Can you explain what we know about who sat where at the Last Supper?
At the Last Supper, a Passover meal was prepared. We know a lot about this meal based on the Passover Seder that is still used today. Included in the meal are bitter herbs to represent the bitterness of leaving Egypt, a roasted lamb (whose blood was smeared on the doorposts to protect from the Death Angel), and four cups of wine.
Here are some interesting insights into this Last Supper where Jesus instituted the Lord’s Supper. First, we know the place between the four cups where they sang a hymn, perhaps from the Haggadah, Matthew tells us that they sang a hymn and left the upper room to go to Gethsemane (Matthew 26:30).
So here’s the cool thing. These four cups have names. Here is the list in the order of the Seder meal:
- Cup of Sanctification
- Cup of Deliverance
- Cup of Redemption
- Cup of Praise (Victory)
So which cup was the last one they drank before they left? Based on what Matthew tells us, we know that there is a song that is sung between the third and fourth cup. This means that Jesus instituted the Lord’s Supper with the cup of redemption!
Not only that but when he says that he will not drink of this cup again until he drinks it new with disciples in his FatherMatthew 26:29), we will drink the cup of victory with him at the Marriage Supper of the Lamb!
Between redemption by Jesus’ sacrifice and blood on the cross, and victory celebrated at the Marriage Supper of the Lamb is a pause for people to accept Christ. We live during that time that Peter describes as God’s slowness so that people can enter 2 Peter 3:9).
We also know from Jewish customs a little about the seating at the Last Supper. The table was arranged in a U shape so that the servers would not interrupt the meal as they served the different parts. They can walk into the middle of the table without bothering anybody.
Tables in Palestine were about one foot off of the ground. Each person would lay with legs and feet extended slightly away from the table and lean on the person behind them. Meals were a very intimate activity in Jewish society. This is why the Pharisees got upset with Jesus for eating with tax collectors and sinners.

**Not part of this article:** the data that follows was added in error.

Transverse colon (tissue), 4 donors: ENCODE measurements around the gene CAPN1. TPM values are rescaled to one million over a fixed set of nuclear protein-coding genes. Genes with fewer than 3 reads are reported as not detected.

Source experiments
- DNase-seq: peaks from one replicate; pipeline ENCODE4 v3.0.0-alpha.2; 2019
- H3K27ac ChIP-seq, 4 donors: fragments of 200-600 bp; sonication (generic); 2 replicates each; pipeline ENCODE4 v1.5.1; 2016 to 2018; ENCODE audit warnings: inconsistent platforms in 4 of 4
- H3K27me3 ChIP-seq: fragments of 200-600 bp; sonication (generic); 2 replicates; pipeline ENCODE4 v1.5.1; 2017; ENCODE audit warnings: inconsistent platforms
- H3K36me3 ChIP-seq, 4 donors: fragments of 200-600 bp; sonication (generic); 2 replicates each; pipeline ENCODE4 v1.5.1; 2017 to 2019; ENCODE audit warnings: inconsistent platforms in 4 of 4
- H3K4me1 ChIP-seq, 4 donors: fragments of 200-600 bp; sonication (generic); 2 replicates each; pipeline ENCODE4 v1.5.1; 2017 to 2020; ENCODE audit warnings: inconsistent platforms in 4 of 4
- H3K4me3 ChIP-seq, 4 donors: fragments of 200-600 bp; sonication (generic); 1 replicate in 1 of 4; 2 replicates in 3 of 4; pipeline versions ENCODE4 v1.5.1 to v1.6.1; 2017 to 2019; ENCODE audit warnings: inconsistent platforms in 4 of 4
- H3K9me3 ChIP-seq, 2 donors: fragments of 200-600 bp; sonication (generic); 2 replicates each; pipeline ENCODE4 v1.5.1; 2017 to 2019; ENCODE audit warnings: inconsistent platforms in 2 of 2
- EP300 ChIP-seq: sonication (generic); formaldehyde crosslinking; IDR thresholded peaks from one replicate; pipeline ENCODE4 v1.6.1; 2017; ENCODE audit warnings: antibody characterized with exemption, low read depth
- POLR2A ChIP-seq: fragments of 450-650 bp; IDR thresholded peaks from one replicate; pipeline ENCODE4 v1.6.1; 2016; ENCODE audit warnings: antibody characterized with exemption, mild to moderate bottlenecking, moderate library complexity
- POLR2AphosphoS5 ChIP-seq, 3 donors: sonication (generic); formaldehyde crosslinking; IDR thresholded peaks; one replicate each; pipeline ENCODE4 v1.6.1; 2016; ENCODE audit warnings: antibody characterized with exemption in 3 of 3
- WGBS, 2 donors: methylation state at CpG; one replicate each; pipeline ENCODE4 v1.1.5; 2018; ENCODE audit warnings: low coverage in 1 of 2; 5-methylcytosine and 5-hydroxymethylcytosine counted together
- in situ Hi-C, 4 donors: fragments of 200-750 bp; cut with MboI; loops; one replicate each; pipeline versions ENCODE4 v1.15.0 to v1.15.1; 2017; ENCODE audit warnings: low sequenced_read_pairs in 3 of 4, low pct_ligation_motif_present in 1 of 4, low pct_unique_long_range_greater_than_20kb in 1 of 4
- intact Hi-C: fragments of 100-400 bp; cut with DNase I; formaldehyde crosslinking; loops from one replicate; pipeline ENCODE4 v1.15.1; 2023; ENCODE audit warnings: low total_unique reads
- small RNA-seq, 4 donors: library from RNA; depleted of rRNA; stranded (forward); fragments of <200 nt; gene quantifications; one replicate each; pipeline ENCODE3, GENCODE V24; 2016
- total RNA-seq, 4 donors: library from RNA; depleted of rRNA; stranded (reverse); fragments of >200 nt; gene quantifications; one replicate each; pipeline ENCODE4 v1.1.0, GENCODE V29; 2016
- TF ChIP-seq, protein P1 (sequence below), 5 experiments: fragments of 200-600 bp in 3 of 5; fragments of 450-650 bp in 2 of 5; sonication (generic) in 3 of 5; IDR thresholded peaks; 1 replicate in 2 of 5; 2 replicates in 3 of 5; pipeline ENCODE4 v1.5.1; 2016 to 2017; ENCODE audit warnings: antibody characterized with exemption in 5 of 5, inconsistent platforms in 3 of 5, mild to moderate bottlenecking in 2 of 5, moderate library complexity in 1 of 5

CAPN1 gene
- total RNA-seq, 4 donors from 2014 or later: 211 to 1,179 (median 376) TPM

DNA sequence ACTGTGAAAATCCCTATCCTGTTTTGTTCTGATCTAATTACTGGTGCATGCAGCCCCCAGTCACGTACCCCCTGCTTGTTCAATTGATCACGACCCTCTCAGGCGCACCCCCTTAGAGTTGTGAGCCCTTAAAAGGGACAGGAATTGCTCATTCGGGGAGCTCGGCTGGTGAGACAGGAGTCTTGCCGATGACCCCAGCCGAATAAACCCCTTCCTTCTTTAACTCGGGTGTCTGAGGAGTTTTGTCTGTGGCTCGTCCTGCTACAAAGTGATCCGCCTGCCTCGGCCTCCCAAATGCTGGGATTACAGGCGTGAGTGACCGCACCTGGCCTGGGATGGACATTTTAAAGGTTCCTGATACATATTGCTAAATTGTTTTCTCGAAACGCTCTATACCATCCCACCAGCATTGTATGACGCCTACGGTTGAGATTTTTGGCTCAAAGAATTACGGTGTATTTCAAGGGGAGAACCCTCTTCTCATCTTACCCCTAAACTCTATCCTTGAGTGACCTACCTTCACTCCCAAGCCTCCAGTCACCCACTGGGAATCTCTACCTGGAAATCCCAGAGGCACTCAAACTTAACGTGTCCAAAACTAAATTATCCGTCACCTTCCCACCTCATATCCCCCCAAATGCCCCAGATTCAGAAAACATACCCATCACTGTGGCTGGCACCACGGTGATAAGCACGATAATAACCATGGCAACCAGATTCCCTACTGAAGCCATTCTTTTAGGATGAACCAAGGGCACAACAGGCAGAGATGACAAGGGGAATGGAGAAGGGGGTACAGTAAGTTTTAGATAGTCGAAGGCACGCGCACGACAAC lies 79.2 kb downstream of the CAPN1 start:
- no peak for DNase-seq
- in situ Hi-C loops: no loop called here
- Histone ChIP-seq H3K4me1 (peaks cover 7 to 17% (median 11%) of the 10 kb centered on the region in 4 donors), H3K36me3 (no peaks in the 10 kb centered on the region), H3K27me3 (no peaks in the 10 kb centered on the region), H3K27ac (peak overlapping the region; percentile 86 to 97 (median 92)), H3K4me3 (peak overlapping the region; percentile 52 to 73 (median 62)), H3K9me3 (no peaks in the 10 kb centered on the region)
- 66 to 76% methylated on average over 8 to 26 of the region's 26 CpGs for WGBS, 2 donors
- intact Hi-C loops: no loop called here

Jesus is the host of the Passover meal. He would have sat in the middle of the U-shaped table slightly to the right. The guest of honor would sit beside him to his left. We know that John sat beside Jesus to his right (John 13:23). He is able to lean back and speak to Jesus without others hearing.
Scholars believe that Judas Iscariot, Jesus’ betrayer, was the guest of honor at this Passover. He would have sat to Jesus’ left. The reasons for believing this are that Jesus serves him the morsel of dipped bread (John 13:26) and that he is close enough to Jesus to receive the bread. Luke has Judas close enough to have Judas’ hand with Jesus’ on the table (Luke 22:21). Matthew and Mark have Judas dipping his bread in the same dish as Jesus (Matthew 26:23; Mark 14:20).
This may blow your mind. Jesus on the night he was betrayed made Judas, his betrayer, his guest of honor at the meal. He honored the man who would betray him! He served parts of the meal to the man who would serve him his death sentence.
Simon Peter is one of the furthest disciples from Jesus, probably at one of the ends of the U-shaped table. The reason we gather this is that he cannot directly ask Jesus which disciple he is referring to that will betray him (John 13:24). He must motion to John to ask Jesus because John is closer to him.
Jewish custom at the time declared that the last person to enter the house or room was required to serve others by washing their feet. Peter is the only one to decline the foot washing at first (John 13:8). He seems irate that Jesus has to wash feet.
This leads scholars to believe that Peter was the one who was designated to wash feet that night because he was the last to arrive. This would also put him at one of the ends of the U-shaped table. Peter refused to serve his brothers by washing their feet. Jesus did his job by serving everyone at the dinner.
Much of this is based on what we know of Jewish custom in the days of Jesus. But there are clues in the Gospels that may tell us some of the seating at the Last Supper.